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RCGP and Faculty of Public Health top climate and health scorecard

BMJ 2024; 385 doi: https://doi.org/10.1136/bmj.q786 (Published 02 April 2024) Cite this as: BMJ 2024;385:q786
  1. Jacqui Wise
  1. Kent

The Royal College of General Practitioners and the Faculty of Public Health have jointly topped this year’s climate and health scorecard, an initiative that aims to evaluate what UK health organisations are doing to tackle the climate and ecological emergency and encourage them to take further action.1

A total of 19 UK health organisations signed up to take part in the 2022-23 round of the scorecard, including nine medical royal colleges. This was up from the 11 that took part in the pilot scheme, the results of which were published in the Journal of Climate Change and Health in 2022.23

The initiative scores organisations in four domains: internal operations, finance, education and training, and advocacy. A range of experts contributed to the questionnaire, including leads on sustainability from royal colleges, environmental finance consultants, health educators, and Medact climate campaigners. Individual reports published for each organisation highlighted their progress and suggested their next steps. The scheme’s organisers said the results will be published biennially to monitor progress and facilitate cross organisational learning.

The results were divided into categories to draw fair comparisons between organisations of similar size and nature. The RCGP and Faculty of Public Health topped the royal colleges and faculties category, both scoring 68% overall, followed by the Royal College of Paediatrics and Child Health at 65% and the Royal College of Psychiatrists at 64%.

The Royal Pharmaceutical Society came top of the second category, which covered pharmacy, psychology, and allied health professional organisations, with a score of 63%.

Eleanor Cooke, a NHS doctor who cofounded the initiative, said, “While the results show that there is still much work for health organisations to do in response to the climate and health emergency, it has been fantastic to see great progress made by organisations in this round.”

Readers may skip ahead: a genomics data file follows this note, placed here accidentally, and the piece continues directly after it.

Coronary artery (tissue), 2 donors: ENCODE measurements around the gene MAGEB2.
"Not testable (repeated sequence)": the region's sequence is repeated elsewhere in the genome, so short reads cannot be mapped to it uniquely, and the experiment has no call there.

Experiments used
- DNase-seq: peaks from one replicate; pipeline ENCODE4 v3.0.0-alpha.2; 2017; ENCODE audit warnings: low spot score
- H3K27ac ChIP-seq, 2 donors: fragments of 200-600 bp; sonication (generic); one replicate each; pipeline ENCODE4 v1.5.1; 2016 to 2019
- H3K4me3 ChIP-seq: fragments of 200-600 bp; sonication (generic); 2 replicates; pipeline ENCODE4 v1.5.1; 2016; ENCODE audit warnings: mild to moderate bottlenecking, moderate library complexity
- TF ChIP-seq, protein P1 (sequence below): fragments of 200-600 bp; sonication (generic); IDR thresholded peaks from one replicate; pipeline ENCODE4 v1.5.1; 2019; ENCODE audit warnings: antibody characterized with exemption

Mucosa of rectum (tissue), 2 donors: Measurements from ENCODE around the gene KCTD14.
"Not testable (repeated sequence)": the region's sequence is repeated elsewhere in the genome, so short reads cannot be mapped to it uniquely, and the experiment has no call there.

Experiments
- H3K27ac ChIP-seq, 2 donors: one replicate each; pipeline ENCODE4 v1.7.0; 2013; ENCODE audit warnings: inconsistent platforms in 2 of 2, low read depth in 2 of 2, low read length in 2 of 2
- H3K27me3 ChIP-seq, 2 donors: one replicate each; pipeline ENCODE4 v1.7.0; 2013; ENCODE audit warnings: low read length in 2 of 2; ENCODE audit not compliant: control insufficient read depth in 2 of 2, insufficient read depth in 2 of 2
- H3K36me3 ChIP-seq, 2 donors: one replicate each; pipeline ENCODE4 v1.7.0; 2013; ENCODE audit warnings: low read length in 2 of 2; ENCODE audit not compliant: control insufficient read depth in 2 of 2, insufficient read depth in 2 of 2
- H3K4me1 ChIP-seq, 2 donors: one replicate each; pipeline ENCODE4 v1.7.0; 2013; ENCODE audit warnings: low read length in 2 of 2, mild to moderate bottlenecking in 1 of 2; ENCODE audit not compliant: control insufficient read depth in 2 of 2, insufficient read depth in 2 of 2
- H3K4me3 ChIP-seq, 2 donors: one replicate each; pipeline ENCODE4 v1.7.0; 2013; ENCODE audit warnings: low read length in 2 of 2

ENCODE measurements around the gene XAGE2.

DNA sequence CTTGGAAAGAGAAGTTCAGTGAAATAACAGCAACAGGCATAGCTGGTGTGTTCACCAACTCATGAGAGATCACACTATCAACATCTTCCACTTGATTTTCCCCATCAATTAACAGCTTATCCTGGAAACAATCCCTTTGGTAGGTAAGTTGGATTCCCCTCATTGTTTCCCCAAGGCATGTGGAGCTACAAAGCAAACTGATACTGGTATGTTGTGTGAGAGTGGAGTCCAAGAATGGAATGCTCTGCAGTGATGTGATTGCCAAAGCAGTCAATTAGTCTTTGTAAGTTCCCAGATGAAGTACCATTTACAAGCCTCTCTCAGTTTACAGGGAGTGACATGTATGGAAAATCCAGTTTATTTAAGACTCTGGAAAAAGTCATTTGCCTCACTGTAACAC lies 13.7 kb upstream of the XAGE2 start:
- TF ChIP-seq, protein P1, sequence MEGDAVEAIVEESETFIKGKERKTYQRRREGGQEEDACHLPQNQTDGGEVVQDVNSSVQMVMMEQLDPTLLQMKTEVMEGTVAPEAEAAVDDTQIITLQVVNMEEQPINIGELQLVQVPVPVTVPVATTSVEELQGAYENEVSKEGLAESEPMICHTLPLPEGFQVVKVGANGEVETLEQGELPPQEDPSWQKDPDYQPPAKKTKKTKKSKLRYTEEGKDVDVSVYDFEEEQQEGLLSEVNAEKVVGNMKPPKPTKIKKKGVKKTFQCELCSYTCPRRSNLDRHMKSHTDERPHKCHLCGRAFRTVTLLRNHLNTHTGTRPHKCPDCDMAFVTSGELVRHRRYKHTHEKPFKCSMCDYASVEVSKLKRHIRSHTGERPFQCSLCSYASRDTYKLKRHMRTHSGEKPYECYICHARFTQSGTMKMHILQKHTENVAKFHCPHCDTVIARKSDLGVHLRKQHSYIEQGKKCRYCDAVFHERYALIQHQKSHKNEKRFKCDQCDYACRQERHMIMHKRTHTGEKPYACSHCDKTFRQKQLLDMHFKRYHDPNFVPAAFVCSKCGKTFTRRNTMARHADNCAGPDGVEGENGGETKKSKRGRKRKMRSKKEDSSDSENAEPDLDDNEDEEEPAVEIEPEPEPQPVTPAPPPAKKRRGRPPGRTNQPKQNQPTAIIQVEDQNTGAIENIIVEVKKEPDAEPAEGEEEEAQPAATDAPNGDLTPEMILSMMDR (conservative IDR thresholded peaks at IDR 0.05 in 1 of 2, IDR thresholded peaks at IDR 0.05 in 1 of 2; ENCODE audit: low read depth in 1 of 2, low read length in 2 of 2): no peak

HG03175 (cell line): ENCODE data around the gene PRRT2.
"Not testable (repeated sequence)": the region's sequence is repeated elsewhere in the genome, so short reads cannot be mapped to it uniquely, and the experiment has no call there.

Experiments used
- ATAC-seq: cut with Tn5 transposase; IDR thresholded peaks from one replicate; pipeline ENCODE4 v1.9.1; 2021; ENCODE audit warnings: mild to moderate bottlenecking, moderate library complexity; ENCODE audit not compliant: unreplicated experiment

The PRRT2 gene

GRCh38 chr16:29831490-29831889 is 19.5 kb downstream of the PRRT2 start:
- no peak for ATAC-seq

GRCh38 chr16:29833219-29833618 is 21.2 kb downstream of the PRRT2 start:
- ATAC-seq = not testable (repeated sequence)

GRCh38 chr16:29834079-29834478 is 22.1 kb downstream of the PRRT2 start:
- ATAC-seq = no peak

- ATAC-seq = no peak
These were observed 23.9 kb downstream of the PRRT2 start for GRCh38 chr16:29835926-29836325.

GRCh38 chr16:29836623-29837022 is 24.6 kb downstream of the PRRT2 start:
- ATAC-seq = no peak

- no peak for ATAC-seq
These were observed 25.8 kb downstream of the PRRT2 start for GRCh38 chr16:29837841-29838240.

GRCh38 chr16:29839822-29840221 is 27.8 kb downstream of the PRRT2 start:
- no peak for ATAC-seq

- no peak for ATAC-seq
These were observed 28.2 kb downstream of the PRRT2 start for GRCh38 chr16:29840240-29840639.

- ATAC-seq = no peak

She said the Royal College of Anaesthetists had divested entirely from fossil fuels, it and the RCGP had joined the Faculty of Public Health in embedding climate and health into their curriculums, and the Association of Clinical Psychologists had changed its bank to a more environmentally and socially responsible one.

Many organisations were developing decarbonisation plans. The Royal College of Pathologists has completed its environmentally efficient building, which has rooftop solar panels, rainwater collection, and a green roof, and the Royal College of Emergency Medicine has adopted meat free catering. Some organisations had taken steps to reduce the environmental impact of their conferences.

Health organisations were also increasingly calling for legislative change at local, national, and international levels. The organisers said the Royal College of Paediatrics and Child Health had excelled in this area, including by engaging with young people, attending a parliamentary roundtable on air quality, and speaking at COP26 on why the climate crisis was a health crisis. It had also launched a toolkit to help paediatricians advocate for action on climate change and child health inequalities.

Kevin Fenton, president of the Faculty of Public Health, said it was proud to have topped this year’s scorecard. “The faculty recognises climate change as the greatest threat to health in the 21st century, and we have prioritised action on climate and sustainability across all areas of our organisation. As well as becoming net zero, we have built planetary health into our education and training programme and delivered focused advocacy on this critical agenda.”

He added, “However, there is more for us and all organisations to do to tackle the climate crisis, and we will continue to work with our members and cross sector partners to take action and speak clearly that we must go further, faster if we are to protect our planet and our health.”

Victoria Tzortziou-Brown, vice chair of the RCGP, said she was delighted that the college was ranked joint first among the participating royal colleges and said the initiative had helped the college to identify areas for further improvement. “As a college we have recognised that we are amidst a climate emergency, and responding to it is one of the RCGP’s four strategic priorities. We know we have an important role in supporting our members to deliver a critical strand of the NHS’s net zero target and addressing the wider planetary health concerns that are impacting on our patients both in the UK and globally,” she said.

Although the Royal College of Surgeons of England ranked lowest in the college and faculty category with a score of 29%, some royal colleges did not take part at all.

Andrew Stevenson and Ginny Bowbrick, co-chairs of the college’s sustainability in surgery group, said, “We strongly believe in the need for health organisations to show leadership and take steps to tackle climate change. There is plenty of work to do, and the first step on the journey to tackle climate change is for health organisations to audit and report on their progress.”

They added, “Our sustainability in surgery strategy outlines how we are embedding financial, environmental, and social sustainability with ethical purchasing into everything we do, including how we work in our new, more environmentally sustainable building.”

They also pointed to how they had worked with other colleges to develop the green theatre checklist and endorsed a new landmark green surgery report that has set the groundwork for reducing the carbon footprint of surgical care.

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